Sound Tracks - First Night Records, an independent label which specialises in West End and Broadway cast recordings, has been acquired by Warner Music Group. As part of the deal - the value of which has not been disclosed - First Night will be overseen by WMG’s Arts Music division, led by its president Kevin Gore. First Night was founded by John Craig and Tony Edwards in 1984, with their recording of Singin’ in the Rain. It has since recorded more than 150 productions. These comprise all of Cameron Mackintosh
UK - As hire and events company SLX prepared for ISO accreditation, it faced the annual prospect of being without its 14 QC-Check workstations for up to four weeks whilst the units go off-site for certification that the PAT testers are within their operation specifications.
However, this year, Data Strategy was able to provide the assistance of VeriCal. The hand-held, on-site alternative to off-site calibration, VeriCal, ensures the Out Board PAT-4 testers - an integral part of the QC-Check system - are within their operational specifications to produce verified and accurate results.
SLX business systems & quality coordinator, Gary Smith explains: “As a busy company, we are very reliant on the equipment passing quickly through the QC-Check inspection process so taking even one workstation out of service would have a big knock on effect for us. The prospect of taking them all out of service for calibration was quite daunting.”
Data Strategy’s VeriCal enables the re-calibration process to take place in-house, so that no workstation is out of service longer than it needs to be.
VeriCal transformed the previously arduous task of calibration into a simple experience for SLX and Gary reports that the testing process “took just a few days. Everyone was able to carry on testing while I took the units out of service for half an hour at a time, which was not an issue at all”.
With equipment for projects going out hourly, the SLX QC-Check workstations are in constant use. Every item of lighting, sound and rigging equipment is put thro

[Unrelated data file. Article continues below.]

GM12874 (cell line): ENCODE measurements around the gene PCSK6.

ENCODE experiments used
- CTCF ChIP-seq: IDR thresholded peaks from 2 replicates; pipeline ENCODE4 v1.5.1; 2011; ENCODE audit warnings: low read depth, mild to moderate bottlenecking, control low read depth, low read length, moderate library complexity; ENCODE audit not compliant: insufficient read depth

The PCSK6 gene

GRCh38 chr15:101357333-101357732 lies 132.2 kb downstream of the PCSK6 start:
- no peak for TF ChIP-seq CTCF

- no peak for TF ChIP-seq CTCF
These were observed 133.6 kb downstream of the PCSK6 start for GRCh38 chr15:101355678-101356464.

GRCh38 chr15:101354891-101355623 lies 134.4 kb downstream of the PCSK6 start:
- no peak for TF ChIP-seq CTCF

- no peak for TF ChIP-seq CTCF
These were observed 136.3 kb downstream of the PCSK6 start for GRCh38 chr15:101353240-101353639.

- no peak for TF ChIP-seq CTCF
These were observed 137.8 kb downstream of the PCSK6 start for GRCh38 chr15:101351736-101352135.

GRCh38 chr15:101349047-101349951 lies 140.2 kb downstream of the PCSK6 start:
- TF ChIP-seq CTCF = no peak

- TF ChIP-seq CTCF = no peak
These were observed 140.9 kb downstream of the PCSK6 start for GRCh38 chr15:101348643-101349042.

UK - For a second year running, Shure is backing Little Wing film festival, an event for budding filmmakers, students and recent graduates.
The microphone manufacturer is sponsoring three film categories - Best Director, Film Futures Award and the Film Enterprise Award - and will also provide three prize bundles, each comprising a VP83F LensHopper camera-mount condenser mic and SRH840 monitoring headphones.
Paul Crognale, manager of global marketing for musician and consumer audio at Shure, comments: “We're proud to be supporting Little Wing film festival again this year by providing prizes for three awards. It's very important to us to continue championing emerging talent and supporting young people entering creative industries.”
Festival director, Mariah Mathew, adds: “Thanks to partners who continue to support young people breaking into the creative industries, we have another arsenal of fantastic prizes to award our winning filmmakers, including advice sessions with members of BBC Films.”
Little Wing is returning for a third year in September to screen films from emerging filmmakers and provide a platform for filmmakers to learn, share and collaborate. Highlights from previous years include Sir Ian McKellen voicing an animated film, and Master’s student collaborations with DOP Robbie Ryan (The Favourite, American Honey).
Then Play On - Entertainment venues in Scotland will receive protection from noise complaints after the ‘agent of change’ planning principle was enshrined into Scottish law. The principle means if an existing entertainment venue is in place before a new development is built nearby, the developer is responsible for soundproofing against noise.